Wired and Amped - Science Fiction and the Future
Douglas E. Richards
Finding a New Science Fiction Author
Douglas E. Richards apparently offered his book, , for free on the Kindle top 100 free books one day. I happened to be browsing the list and found it. I'm always pleased when I find a new science fiction author that writes in the style of a fast paced novel. Wired
I think Mr. Richards may also be very prophetic. I was stunned at the conclusions reached by the characters in the books. The main character, Kira Miller, has developed a pill that makes one smarter. There's a catch to that, it only lasts for an hour or so. But during that hour there is so much that can be done it's simply astounding.
After reading Wired, I absolutely had to read the sequel called, Amped. While Wired could be cutting edge actual science, Amped can safely be categorized in the science fiction genre. This is due to the arrival of alien space ships and alien technology.
Science fiction authors have the joyous ability to create pretty much anything they choose to. If the technology doesn't exist yet, poof!, they can invent it. Sometimes their inventions even see fruition in the future.
Of all the characters I have ever met in book form, Kira Miller is a woman after my very heart. A master of bio-chemistry, she has created a pill that actually makes people smarter. Not just a little smarter, but genius level savant smarter. Remember Rain Man?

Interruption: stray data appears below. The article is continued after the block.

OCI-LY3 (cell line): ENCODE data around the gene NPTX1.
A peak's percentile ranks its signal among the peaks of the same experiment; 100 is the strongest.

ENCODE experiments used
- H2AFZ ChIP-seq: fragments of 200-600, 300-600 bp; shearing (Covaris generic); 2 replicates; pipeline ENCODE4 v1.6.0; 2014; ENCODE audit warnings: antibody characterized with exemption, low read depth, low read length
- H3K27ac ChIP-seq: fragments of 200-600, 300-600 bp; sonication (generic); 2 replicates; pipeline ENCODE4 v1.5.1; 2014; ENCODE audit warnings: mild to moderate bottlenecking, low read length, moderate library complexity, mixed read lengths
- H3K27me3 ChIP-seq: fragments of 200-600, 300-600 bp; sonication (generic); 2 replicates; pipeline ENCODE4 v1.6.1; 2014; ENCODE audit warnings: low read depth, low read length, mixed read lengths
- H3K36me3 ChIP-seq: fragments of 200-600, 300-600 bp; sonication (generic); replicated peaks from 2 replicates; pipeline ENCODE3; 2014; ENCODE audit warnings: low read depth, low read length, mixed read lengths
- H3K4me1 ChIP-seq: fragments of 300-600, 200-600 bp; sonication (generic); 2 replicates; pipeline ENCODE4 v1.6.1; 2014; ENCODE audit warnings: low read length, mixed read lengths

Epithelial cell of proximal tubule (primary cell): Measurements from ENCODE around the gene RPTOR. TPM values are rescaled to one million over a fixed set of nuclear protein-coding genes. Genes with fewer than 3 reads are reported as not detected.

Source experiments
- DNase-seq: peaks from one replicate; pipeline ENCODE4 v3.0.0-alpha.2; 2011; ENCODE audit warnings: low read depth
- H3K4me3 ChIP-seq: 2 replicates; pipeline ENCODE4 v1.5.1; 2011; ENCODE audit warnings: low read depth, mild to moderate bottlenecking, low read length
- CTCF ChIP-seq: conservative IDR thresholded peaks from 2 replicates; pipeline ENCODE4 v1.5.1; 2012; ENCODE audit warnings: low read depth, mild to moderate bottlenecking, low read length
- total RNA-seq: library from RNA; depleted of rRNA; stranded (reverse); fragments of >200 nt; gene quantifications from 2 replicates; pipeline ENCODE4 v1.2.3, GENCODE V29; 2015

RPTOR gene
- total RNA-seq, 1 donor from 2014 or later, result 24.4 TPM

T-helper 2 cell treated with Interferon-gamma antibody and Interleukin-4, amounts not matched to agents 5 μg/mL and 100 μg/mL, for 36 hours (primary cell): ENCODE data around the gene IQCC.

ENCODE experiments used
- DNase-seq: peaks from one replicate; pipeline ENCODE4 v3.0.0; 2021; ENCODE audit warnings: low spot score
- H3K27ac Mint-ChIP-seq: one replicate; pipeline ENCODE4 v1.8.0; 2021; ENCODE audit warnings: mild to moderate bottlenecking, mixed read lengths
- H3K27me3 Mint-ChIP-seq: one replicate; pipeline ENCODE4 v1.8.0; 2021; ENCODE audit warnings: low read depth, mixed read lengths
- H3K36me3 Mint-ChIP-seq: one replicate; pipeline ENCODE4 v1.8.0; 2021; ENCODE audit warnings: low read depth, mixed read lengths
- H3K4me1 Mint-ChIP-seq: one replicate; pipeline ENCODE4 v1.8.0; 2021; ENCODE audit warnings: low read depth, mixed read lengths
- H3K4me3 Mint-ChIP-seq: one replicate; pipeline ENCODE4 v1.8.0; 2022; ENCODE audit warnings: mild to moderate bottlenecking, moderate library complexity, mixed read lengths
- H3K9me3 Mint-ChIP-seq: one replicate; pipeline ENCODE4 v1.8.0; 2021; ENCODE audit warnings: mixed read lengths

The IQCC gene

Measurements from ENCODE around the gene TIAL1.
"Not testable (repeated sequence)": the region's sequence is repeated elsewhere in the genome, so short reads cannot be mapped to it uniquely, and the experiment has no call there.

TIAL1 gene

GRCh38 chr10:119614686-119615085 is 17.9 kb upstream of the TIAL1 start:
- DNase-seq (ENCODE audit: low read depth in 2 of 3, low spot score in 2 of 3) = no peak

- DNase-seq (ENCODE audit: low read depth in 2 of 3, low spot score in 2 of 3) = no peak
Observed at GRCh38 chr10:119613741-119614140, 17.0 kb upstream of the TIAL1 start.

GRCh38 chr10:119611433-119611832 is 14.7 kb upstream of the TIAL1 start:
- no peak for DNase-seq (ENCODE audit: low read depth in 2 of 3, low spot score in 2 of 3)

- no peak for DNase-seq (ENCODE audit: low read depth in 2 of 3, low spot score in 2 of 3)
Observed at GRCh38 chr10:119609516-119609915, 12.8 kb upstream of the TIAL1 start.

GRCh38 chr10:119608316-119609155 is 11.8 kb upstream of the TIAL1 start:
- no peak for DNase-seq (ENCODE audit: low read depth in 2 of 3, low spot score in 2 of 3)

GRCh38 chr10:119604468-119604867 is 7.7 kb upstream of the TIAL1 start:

During her "enhanced" periods (after taking this pill), she sees the past, present and future in ways that only an educated philosopher can interpret.
The first excerpt from the book explains atheism in a way that atheists understand perfectly but have been unable to put this essence of "non-belief" into words:
"Conjuring up a God to explain creation is just a convenient cheat unless you're prepared to explain how God originated."
"The more intellect you bring to bear on the question, with faith out of the picture, the more certain you become that God is just a construct of the human mind, nothing more."
So many religions have created Gods that no one knows the truth any more. The fact that there is no scientific proof for ANY God in ANY religion makes wonderful sense to an atheist.
Suffice it to say that Wired is not in any way an anti-religious book. This is just a passage that makes a personal statement that rings true to me, the reviewer. In Amped, the religious characters get their rebuttals speaking from an enhanced state of intelligence also.